Envirocare in collaboration with project stakeholders, MoCLA, MoHA, Prisons, and Tanzania Police Force, Judiciary, and Directorate of Public Prosecution trained 272 paralegals from 26 prisons and 94 police stations in 14 regions of Tanzania mainland. In police stations, 160 police officers (94 males, 66 females), and in Prisons 112 prison officers (96 males, 16 females) were capacitated with legal knowledge of Paralegalism, Human rights, and related laws. Also, 40 magistrates, out of which 24 males and 16 females from 9 regions of Tanzania's mainland were capacitated with the Legal Aid Act, fair trial, human rights compliance, and coordination mechanism with paralegals for effective contribution to decongestion in detention facilities. Training were conducted by Envirocare in collaboration with the Institute of Judicial Administration Lushoto (IJA).

In four years of implementation; paralegals were able to provide legal education to 8,881 remandees them (males 8,040, females 644 and children 197), legal aid to 23,053 clients (males 20,366, females 1,183 and children 292). Out of them, clients bailed out were; men 2,209, women 330, children 292. Acquitted men 1,625, women 126 and children 16. Jailed men 611 and women 13. The ongoing cases at different court stages were Men 15,921, women 714 and children 205. Also 3,295 community members were served with legal aid. Out of them, males 2,096 and females 1,196 who were served through physical visit, phone calls, media (TV&Radios) and representations. The legal aid provided by paralegals to clients changed knowledge of beneficiaries and hence were able to represent themselves and defend their cases at courts. This contributed to decongestion of prisons.


            ii.         Effective coordination, database management, and reporting mechanisms among criminal justice agencies in 9 regions.  

Envirocare project management team ensured all stakeholders were familiarized with project objectives, results to be achieved, and the aspired goal that intended to contribute towards LSF strategic areas of intervention and national strategies towards decongestion initiatives. Hence before the startup of the project, representatives from MoCLA, MoHA, Prisons, Police, DPP, and Judiciary were oriented to the project, capacitated on Legal Aid Act no. 1 of 2017 and its regulations of 2018, management of the project, communication and reporting mechanism during project life. In addition, regional focal officers were trained on the same for effective management of project data and reporting at the Regional level.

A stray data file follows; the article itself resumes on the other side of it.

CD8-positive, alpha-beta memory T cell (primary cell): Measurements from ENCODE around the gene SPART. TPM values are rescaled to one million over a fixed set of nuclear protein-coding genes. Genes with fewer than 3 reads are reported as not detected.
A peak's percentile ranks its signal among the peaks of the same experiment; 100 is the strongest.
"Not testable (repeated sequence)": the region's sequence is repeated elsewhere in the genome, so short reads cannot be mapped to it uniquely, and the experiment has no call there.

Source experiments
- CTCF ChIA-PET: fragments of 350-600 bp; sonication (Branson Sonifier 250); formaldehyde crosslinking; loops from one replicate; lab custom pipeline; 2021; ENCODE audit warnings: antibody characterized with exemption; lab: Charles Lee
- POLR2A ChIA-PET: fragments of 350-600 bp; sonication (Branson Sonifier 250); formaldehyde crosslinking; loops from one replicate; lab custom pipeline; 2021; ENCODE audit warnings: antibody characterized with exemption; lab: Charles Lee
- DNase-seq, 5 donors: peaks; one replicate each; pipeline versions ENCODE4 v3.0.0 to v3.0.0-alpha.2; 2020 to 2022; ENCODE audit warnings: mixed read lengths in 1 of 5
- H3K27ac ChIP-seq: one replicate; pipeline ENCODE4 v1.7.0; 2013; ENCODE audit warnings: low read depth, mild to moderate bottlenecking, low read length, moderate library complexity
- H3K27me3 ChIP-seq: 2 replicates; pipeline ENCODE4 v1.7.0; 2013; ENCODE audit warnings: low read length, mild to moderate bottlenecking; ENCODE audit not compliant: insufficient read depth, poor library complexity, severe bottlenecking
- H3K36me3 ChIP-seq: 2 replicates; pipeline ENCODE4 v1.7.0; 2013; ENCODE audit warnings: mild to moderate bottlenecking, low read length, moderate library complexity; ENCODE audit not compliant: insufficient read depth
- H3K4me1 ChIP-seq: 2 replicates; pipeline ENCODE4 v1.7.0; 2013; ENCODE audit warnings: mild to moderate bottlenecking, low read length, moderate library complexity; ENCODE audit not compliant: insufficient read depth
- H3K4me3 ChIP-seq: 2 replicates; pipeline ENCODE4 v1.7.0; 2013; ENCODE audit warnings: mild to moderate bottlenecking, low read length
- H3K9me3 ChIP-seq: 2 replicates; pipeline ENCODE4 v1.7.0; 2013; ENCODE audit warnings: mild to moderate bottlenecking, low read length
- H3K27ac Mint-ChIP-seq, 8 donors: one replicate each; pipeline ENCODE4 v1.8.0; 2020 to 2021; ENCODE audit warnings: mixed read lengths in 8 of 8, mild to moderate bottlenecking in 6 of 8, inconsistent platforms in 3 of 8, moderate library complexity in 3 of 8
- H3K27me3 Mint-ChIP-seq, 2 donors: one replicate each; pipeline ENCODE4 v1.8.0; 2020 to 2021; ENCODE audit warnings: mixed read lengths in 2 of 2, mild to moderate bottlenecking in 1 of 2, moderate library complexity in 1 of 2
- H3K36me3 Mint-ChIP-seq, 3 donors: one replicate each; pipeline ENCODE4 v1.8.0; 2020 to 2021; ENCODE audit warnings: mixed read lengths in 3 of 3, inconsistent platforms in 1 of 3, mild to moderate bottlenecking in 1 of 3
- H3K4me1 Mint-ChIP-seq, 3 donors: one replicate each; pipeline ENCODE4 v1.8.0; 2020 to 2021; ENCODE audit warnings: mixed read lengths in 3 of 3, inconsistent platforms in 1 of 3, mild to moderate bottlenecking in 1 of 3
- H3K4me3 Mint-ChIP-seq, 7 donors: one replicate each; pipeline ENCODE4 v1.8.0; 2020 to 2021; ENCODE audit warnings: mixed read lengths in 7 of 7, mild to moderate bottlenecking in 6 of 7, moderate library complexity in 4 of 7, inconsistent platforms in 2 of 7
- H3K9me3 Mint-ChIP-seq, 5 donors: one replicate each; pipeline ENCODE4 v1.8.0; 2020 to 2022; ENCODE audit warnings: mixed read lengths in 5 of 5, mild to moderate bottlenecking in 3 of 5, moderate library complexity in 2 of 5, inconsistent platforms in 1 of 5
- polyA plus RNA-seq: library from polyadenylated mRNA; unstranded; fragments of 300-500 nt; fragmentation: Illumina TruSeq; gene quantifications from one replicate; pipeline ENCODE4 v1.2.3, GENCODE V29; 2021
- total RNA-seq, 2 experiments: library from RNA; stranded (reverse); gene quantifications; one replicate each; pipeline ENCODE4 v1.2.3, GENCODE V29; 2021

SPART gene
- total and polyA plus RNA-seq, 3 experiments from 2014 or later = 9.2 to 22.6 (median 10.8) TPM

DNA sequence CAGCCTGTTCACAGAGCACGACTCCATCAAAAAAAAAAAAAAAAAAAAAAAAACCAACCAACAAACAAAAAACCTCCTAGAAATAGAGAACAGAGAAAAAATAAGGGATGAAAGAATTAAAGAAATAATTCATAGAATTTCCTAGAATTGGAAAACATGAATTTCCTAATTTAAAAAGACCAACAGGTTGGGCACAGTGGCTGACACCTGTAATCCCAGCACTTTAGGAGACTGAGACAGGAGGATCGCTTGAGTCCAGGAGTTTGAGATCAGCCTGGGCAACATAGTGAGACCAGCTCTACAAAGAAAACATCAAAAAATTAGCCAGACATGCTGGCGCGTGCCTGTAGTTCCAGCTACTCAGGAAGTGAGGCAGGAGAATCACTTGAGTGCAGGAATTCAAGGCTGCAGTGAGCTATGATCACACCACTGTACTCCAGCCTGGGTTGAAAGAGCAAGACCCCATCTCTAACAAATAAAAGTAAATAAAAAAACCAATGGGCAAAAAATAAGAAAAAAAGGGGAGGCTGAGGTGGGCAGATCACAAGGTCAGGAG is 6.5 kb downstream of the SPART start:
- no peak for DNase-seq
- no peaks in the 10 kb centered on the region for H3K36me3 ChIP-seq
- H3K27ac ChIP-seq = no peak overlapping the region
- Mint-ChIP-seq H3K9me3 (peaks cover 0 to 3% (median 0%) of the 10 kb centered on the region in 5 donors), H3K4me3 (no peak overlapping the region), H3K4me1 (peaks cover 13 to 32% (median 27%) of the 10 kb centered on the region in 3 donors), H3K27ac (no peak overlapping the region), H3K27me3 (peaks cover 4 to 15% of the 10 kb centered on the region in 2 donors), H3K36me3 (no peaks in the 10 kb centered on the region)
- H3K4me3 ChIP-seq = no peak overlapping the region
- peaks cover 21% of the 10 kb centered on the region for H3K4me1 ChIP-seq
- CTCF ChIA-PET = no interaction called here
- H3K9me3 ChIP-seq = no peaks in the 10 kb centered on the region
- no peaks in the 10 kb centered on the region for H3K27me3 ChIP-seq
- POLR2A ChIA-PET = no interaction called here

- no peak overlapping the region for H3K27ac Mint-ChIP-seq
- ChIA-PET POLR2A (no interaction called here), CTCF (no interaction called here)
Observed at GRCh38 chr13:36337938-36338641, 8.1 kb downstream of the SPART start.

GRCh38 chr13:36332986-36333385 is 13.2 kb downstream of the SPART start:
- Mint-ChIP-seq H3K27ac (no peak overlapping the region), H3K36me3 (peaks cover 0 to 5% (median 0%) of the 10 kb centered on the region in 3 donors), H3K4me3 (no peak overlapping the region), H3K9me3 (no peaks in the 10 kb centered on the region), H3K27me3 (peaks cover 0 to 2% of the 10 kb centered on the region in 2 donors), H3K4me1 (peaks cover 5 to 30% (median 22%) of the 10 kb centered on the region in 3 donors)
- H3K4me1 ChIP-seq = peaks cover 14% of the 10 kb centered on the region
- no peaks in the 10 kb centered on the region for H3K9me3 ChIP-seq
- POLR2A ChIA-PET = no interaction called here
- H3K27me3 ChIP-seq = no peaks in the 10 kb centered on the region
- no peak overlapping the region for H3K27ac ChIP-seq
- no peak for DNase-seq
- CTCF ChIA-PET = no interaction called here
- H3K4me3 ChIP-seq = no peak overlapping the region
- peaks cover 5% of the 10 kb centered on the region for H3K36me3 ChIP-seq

Moreover, the organization facilitated high officials’ national workshops and strategic meetings to forge partnerships and ensure the project achieved its intended results. First, a strategic meeting was conducted with criminal justice stakeholders to facilitate the signing of an MoU among responsible Ministries for the facilitation of a conducive working environment for legal aid in detention facilities. Bi-annual meetings with key actors are conducted to review the progress, reflect on current laws, policies, and regulations eg. the Criminal Procedural Act, and the Prisons Act of 1921, and chart the way forward and new engagement.

After that, the Inspector General of Police and Commissioner General of Prisons benefited from legal aid act awareness conducted by Envirocare and LSF together with Ministry of Constitutional and Legal Affairs. Additionally, Regional Police Commanders were enhanced with knowledge with regard to the Legal Aid Act and its regulation which imposed how to manage paralegals and legal aid desk in ensuring timely justice in their area of operation.

Furthermore, decongestion of detention facilities in the course of implementation of project has contributed to reduced staff workload and stress, increased peace, improved sanitary and living conditions in remand prisons and police stations. Prisons management witnessed peace and harmony in remand prisons during implementation of the project because of legal aid and counselling by paralegals.  

More access to timely justice has reduced stress and trauma. Acquitted remandees are free to work to earn income and support his/her family and community at large. The project has transformed lives of the remandees to become responsible citizens as they are providing success stories and testimonies of life in remand prisons to fellow community members as a lesson to change their behaviour and contribute positively to community development.  

Timely access to justice to  remandees has also supported families of  remandees to cut off unnecessary costs and time spent in supporting remandees while in custody, hence reduce family tension, stress, poverty and other unnecessary family conflicts.